Imam Feisal Abdul Rauf, founder of the American Society for Muslim Advancement, tells Walters he believes heaven is indeed a physical place, but getting there depends on your behavior in this life. "The real life is the next life … and based upon how we live this life, it determines where we shall be in the next. We are told we will be in comfortable homes, reclining on silk couches … so we're given the delights of sex, the delights of wine, the delights of food with all of their positive things without their negative aspects."
The promise of heaven plays a central role in the life of evangelical Pastor Joel Osteen.
America's evangelicals see themselves as the purist version of the faith, with a God-given mission to save the world.
These days, they are more influential than ever. Osteen's televised sermons attract about 7 million viewers on Sunday mornings, and 36,000 evangelicals pack his Lakewood church in Houston every week, the largest weekly religious gathering in the country.
Evangelicals believe that a person can get to heaven only if he or she believes in Christ and if he or she is born again. So what happens to everyone else?
"I think only God can be the judge of that," Osteen said. "I can't be the judge of other people. … The Christian faith shows us that Christ's forgiveness is available to anybody. All we have to do is call on the name of the Lord. … I don't think there's any guarantee in the Scripture that we [go to heaven] if we do not have a relationship with Christ."
Rabbi Neil Gillman, a professor of philosophy at New York's Jewish Theological Seminary, expresses Judaism's perspective on the afterlife. "For the past 2,000 years, most Jews believed that at death, the body and the soul separate, the body is interred and disintegrates in the earth, the soul goes off to be with God," he tells Walters. But that's not the end of the story. "At the end of days, God will resurrect bodies, will reunite body and soul, and the individual will come before God to account for his or her life," Gillman says.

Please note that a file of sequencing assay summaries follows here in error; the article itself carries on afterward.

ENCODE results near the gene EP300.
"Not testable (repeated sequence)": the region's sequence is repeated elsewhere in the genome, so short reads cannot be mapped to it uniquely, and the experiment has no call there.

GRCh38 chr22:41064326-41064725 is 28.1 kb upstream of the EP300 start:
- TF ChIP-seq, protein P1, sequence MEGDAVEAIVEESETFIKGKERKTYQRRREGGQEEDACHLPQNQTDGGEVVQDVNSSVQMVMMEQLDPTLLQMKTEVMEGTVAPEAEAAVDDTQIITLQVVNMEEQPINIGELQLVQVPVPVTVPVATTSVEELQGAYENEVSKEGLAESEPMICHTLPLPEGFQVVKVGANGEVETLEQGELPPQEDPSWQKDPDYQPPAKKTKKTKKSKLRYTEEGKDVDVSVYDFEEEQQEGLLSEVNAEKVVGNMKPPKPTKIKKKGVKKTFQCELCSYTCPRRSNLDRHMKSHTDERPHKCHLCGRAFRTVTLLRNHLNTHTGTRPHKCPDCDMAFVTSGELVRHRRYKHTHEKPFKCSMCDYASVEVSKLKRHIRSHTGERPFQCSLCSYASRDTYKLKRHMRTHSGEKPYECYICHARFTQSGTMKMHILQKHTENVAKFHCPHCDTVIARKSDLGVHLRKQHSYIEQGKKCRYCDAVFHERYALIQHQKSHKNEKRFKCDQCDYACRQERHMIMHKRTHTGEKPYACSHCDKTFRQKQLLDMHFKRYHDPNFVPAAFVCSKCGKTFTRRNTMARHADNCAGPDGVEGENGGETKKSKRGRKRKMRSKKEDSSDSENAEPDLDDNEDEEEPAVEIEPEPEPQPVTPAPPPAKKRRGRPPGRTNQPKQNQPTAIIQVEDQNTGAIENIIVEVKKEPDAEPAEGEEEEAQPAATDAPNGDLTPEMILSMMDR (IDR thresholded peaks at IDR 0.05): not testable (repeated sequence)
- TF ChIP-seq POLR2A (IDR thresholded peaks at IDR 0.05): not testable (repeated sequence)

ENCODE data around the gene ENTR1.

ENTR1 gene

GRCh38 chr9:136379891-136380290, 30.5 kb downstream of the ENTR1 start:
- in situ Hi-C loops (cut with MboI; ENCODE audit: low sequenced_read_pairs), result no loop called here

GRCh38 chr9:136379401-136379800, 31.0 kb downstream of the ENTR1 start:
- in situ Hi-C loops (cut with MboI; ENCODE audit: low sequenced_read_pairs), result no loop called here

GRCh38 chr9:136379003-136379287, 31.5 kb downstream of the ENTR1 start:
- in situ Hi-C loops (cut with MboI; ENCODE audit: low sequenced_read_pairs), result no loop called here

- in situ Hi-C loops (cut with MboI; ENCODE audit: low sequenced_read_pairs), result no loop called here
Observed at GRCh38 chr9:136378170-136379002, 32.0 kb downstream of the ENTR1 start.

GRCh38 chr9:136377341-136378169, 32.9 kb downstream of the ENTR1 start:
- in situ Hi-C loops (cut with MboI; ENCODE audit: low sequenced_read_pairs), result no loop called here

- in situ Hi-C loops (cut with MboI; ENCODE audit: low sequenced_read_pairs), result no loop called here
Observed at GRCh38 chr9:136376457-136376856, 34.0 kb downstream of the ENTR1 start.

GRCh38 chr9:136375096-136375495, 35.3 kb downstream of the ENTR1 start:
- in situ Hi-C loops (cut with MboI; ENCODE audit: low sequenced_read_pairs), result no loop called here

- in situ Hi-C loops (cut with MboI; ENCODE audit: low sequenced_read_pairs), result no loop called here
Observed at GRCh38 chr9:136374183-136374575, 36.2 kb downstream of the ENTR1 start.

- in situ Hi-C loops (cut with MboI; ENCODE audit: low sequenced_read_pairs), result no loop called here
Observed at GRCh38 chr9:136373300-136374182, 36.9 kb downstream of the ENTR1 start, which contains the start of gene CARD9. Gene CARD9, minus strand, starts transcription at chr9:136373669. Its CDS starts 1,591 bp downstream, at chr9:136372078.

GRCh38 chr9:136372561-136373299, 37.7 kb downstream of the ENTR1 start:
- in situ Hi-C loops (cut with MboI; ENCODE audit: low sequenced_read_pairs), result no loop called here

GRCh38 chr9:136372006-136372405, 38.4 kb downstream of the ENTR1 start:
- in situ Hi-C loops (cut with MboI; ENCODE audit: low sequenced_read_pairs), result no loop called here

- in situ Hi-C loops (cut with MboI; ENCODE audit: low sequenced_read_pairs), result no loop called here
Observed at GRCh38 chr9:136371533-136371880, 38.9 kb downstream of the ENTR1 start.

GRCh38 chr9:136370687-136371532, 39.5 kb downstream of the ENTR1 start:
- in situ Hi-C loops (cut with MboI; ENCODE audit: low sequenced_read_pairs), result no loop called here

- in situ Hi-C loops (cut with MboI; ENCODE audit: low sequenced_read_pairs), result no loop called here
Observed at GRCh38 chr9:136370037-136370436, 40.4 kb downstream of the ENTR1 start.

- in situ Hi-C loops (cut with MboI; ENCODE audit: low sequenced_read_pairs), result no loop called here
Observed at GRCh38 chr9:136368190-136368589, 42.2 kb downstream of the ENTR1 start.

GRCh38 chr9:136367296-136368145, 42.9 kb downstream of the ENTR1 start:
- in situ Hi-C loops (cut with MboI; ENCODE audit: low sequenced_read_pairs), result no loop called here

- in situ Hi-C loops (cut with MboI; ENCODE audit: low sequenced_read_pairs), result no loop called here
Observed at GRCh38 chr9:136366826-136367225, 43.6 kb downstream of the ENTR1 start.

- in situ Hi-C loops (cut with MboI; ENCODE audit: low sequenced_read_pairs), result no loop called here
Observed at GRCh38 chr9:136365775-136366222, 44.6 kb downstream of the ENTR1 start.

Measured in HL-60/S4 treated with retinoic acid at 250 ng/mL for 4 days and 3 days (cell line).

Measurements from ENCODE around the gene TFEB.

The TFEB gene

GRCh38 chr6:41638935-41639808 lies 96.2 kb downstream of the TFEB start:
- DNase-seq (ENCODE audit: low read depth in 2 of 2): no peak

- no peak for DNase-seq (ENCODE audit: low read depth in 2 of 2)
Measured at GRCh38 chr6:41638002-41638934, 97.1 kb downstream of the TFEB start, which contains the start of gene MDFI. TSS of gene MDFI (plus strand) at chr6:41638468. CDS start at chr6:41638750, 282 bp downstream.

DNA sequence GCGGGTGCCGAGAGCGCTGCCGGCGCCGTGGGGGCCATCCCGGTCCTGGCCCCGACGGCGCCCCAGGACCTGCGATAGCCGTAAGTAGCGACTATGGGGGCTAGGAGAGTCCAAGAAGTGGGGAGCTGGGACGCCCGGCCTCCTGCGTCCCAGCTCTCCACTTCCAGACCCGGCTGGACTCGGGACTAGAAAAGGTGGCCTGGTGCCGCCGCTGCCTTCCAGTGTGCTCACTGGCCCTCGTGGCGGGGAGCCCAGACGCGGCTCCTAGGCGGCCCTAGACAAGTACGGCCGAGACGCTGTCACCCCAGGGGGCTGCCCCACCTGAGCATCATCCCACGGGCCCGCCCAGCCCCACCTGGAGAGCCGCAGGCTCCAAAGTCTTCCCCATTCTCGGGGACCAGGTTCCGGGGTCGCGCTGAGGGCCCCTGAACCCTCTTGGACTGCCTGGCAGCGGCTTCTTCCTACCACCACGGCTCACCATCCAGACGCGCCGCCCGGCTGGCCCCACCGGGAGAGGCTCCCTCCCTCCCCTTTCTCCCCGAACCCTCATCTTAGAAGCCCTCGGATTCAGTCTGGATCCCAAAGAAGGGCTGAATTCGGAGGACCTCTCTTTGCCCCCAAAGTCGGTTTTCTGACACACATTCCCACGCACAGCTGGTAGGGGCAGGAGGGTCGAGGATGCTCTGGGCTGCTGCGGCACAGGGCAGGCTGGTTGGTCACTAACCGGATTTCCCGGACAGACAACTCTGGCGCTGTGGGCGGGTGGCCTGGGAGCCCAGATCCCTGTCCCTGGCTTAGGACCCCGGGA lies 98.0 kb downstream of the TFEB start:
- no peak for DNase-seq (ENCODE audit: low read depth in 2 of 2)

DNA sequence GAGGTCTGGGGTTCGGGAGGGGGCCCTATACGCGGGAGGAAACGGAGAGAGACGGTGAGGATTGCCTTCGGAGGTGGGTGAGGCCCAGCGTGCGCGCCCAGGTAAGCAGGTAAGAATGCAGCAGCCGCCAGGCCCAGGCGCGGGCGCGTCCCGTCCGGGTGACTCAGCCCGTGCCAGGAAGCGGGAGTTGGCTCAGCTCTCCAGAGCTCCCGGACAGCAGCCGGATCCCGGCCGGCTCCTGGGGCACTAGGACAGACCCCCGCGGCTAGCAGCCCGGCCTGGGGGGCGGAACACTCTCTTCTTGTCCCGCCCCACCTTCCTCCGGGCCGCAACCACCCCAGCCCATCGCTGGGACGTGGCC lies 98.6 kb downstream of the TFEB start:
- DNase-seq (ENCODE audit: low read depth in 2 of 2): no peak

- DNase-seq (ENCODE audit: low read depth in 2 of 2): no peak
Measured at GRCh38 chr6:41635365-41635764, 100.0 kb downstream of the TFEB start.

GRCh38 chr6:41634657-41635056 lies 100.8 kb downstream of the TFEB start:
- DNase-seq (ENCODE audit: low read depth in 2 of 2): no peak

Walters also speaks with scientists who say they're beginning to understand why so many people believe in heaven. Still, they have yet to come up with any proof that it exists.
For most people, proof of heaven's existence is not necessary. Faith is all they need. Dr. Dean Hamer, a geneticist at the National Institutes of Health, thinks he has figured out why this faith comes easily to some, but eludes others. "Whether a person is spiritual or not is not necessarily a matter of their will. It may be something innate about their personality," Hamer says.
Hamer suspects spirituality might be a personality trait encoded in our genes. He began his research by asking more than 1,000 people to answer a series of questions about faith and spirituality. He then tested DNA from the study participants and found that those who scored highest on his survey had a mutation of at least one gene that seemed to affect their level of spirituality. He named it "the God gene."
"It's a gene that's called VMAT2 and we can isolate it, and we can study it in detail. … This particular gene controls certain chemicals in the brain. And those chemicals affect how consciousness works. They affect the way that our feelings react to the events around us," he says.
Hamer also notes that researchers have been able to detect changes in the brain when people are in the midst of intense prayer or meditation.